No one is going to argue that smoking is a filthy habit. However, this neo-fascism that has arisen among the ranks of non-smokers goes too far. When I see commercials showing teens using Jackass-inspired tactics to encourage people to quit smoking, my first reaction is to reach for a cigarette. However, I understand that continued smoking will make it harder for me to live the kind of life I want to live. What to do?
Enter the electronic cigarette. I'm not going to waste time and space explaining them here. If you don't know what they are, Google them. Anyway, the Mrs. and I have both been almost completely tobacco-free since we started using these things more than six months ago. Her asthma attacks have been greatly reduced and we don't smell like my grandmother's dentures anymore. Life is good, right? Not so fast...
I came across this article today on WebMD. As a scientist (or something resembling one), I was shocked at the lack of empirical evidence in this article. The doctors quoted continually say things like, "We cannot say they are good or bad because we don't have any scientific proof," and, "There are no clinical studies of long-term use of these products." However, despite this dearth of clinical data, the FDA seems to be seriously considering banning electronic cigarettes.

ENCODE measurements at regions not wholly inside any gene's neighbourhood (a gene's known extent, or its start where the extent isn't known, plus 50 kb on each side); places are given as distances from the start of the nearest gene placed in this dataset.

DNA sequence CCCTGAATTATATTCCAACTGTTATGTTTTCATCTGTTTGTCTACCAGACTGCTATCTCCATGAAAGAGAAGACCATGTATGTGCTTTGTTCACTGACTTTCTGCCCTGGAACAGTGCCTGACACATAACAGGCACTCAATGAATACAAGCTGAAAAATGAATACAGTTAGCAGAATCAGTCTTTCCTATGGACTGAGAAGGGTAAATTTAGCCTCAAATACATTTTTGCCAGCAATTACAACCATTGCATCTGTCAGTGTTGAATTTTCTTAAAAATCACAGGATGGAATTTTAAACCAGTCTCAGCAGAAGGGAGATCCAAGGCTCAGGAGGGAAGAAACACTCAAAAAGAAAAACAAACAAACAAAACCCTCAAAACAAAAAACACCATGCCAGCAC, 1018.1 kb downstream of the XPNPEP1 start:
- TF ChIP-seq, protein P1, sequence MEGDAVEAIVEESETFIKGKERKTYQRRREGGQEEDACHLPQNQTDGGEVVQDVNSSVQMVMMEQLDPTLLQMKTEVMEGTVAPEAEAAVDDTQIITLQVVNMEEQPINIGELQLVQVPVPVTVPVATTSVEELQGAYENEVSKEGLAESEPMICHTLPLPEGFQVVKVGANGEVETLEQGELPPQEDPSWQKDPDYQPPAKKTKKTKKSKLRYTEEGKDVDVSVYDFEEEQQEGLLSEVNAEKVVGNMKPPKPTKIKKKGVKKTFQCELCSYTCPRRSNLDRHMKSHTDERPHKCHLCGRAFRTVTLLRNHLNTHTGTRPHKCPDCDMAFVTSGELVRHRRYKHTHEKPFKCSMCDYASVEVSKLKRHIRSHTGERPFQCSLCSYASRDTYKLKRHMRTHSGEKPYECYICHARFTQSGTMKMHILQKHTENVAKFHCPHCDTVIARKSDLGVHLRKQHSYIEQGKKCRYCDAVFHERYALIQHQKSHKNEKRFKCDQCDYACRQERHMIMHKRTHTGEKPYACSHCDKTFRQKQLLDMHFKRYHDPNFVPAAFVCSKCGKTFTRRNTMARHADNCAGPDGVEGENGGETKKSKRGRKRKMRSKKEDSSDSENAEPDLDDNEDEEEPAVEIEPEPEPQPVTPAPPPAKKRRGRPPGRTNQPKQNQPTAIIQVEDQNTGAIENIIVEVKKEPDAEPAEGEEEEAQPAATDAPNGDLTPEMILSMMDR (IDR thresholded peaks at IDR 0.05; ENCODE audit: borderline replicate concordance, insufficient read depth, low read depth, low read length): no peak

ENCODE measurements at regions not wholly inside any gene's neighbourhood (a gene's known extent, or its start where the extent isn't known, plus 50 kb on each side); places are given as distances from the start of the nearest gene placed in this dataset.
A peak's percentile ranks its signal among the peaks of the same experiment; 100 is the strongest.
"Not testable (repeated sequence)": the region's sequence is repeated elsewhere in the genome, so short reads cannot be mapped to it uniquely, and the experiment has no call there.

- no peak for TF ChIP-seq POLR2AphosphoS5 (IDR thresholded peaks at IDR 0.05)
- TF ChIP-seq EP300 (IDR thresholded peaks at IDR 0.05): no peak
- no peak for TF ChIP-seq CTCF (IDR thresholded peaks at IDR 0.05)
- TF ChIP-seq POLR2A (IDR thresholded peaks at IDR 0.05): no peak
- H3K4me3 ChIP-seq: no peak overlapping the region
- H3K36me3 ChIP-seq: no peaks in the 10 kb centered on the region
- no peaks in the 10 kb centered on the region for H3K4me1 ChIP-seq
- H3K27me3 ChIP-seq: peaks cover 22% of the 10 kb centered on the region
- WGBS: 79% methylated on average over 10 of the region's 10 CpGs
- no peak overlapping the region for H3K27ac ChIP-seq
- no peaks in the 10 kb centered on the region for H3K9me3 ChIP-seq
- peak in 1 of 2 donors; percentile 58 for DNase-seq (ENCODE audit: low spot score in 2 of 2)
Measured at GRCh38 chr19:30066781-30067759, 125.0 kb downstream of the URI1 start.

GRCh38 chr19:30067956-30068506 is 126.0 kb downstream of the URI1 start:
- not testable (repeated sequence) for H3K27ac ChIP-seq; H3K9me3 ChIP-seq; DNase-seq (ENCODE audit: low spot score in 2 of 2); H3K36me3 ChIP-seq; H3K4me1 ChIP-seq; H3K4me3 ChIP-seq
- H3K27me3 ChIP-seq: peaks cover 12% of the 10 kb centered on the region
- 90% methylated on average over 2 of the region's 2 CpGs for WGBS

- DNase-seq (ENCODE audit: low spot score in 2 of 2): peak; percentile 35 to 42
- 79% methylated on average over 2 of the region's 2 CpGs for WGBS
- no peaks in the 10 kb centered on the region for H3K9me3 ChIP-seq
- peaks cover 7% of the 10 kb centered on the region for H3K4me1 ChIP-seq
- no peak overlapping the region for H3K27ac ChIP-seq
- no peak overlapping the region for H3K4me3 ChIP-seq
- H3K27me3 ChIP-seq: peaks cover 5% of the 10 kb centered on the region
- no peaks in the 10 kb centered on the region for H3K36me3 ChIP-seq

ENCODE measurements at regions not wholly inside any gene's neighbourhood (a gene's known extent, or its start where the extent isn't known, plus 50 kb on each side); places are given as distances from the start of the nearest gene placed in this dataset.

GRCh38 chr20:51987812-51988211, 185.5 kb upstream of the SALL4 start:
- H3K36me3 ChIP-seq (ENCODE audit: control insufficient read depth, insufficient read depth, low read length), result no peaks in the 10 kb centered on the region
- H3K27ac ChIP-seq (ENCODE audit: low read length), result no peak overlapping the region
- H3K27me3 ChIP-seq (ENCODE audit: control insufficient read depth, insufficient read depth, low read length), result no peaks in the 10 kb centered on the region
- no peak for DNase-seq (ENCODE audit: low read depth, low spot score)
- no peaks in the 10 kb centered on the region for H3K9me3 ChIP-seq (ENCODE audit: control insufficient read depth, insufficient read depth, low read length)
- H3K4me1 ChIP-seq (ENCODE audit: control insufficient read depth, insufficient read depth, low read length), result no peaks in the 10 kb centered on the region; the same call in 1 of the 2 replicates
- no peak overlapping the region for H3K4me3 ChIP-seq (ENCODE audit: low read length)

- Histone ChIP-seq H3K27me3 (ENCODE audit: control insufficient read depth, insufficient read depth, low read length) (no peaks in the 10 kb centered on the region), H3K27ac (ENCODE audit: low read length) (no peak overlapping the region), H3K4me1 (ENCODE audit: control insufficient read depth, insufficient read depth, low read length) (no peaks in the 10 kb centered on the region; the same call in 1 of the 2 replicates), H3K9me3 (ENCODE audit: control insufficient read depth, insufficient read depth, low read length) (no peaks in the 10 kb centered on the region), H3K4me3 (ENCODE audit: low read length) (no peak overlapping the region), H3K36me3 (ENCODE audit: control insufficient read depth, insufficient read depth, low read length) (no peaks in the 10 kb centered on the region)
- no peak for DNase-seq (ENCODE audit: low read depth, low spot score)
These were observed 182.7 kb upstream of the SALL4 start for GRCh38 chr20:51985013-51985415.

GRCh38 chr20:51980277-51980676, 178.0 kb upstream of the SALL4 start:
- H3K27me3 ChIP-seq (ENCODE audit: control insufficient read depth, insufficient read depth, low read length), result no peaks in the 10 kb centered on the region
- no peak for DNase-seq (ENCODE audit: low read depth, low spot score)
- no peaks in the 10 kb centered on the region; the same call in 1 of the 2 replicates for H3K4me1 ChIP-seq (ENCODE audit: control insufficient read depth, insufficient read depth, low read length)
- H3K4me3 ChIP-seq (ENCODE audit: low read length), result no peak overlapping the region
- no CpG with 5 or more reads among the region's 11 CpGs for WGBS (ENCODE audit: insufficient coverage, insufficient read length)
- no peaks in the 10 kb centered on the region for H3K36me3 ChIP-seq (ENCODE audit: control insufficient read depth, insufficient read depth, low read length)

Dr. Norman Edelman, the chief medical officer for the American Lung Association, asks, "What happens to someone who stops inhaling the tars of cigarettes and just inhales nicotine? We don't know." And yet the article states that "the Nicotrol inhaler is an approved smoking cessation device." Well, what's the difference, Dr. Edelman? Is it because one is regulated and the other one is not? Is it because the propylene glycol vapor is dangerous all of a sudden, forgetting the fact that it's been safely used in night clubs and theatrical productions for decades? Hey, here's a crazy idea: why not regulate the electronic cigarette just like the nicotine inhaler? Oh, you don't want to go through all the cost and trouble of those pesky clinical trials? Fine, regulate it like tobacco. Just keep those damned tobacco taxes off of the electronic smokes since they're not a tobacco product.
Why is it that even our supposedly finest scientific minds are subject to the knee-jerk reaction of banning what they don't understand? Isn't it the role of the scientist to study and to understand? Maybe I'm missing something here. I'm sure there a lobbyist at work somewhere in this tangled mess.